Katharine Mcphee, Katharine Mcphee Blonde News. The album features a couple catchy numbers in “Had It All” and “Lifetime,” though McPhee’s personal favorites off the album are “Surrender” (“I love the message of the song”) and “Faultline” (“It’s a soulful song”). She does laughingly admit that her favorite song from the album changes almost daily — “I go through stages of liking different songs.”
A fun surprise for McPhee is the album’s bonus track, a cover of the 1971 hit by Melanie Safka called “Brand New Key.” McPhee says she was sent a number of different options for a cover on the album and didn’t love any of them until “Brand New Key,” which she thought was “quirky and bizarre and I kinda liked it but then I sang it a couple times and ended up just loving it.”
In regards to her “American Idol” roots, McPhee laughs when asked if she’s still in touch with any of her fellow “Idol” alums — “I get asked that all the time.” She’s still great friends with Kellie Pickler and still connects with both Chris Daughtry and Mandisa, all Season Five contestants. Katharine would also love to come back on the show to perform something from “Unbroken,” though nothing for the current season is booked yet.
Not that she isn’t keeping busy. After hitting the interview/performance circuit in NYC, there are some dates set up for individual appearances this spring and then a summer tour is in the works.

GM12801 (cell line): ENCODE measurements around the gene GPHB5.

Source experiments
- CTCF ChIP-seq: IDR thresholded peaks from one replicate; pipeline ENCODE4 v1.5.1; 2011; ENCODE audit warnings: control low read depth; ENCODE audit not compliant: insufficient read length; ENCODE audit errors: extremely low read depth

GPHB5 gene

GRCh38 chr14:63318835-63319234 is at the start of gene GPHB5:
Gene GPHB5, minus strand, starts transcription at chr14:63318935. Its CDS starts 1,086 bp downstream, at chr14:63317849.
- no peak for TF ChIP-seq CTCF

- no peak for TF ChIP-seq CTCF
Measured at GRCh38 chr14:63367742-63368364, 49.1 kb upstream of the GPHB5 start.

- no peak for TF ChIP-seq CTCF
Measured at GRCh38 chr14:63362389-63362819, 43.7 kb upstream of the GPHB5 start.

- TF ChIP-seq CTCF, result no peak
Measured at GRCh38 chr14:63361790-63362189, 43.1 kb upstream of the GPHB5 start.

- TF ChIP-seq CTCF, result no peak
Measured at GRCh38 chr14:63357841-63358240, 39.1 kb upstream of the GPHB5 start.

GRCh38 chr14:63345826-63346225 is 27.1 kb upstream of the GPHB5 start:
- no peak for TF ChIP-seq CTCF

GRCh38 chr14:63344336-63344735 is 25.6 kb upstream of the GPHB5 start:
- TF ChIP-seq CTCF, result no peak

Unbroken’s middle section may have needed a little fixing after all–& it doesn’t stop there. “Surrender” is mediocre at best (& forgettable, as I had to back the album up while still listening to it to remember how this song goes), while “Terrified” finds Kat unfortunately not blending well with her duet partner Jason Reeves much at all. “How” is only slightly better, but the album really gets going again with its best track, the gorgeous “Say Goodbye.” Katharine is really in her zone here & I wish there were more songs like this on the album.
I don’t really care for “Faultline,” nor the marginally improved “Anybody’s Heart.” Have no fear though because the album’s final three songs include some of its best material. Midtempo “Lifetime” was one of a few digital singles released in advance of Unbroken (as was “Say Goodbye”) & they proved to be some of the album’s highlights. The title track “Unbroken” isn’t amazing, but it is a nice ballad. The album ends well with a cover of “Brand New Key,” a fun song that brings some much-needed life into the project.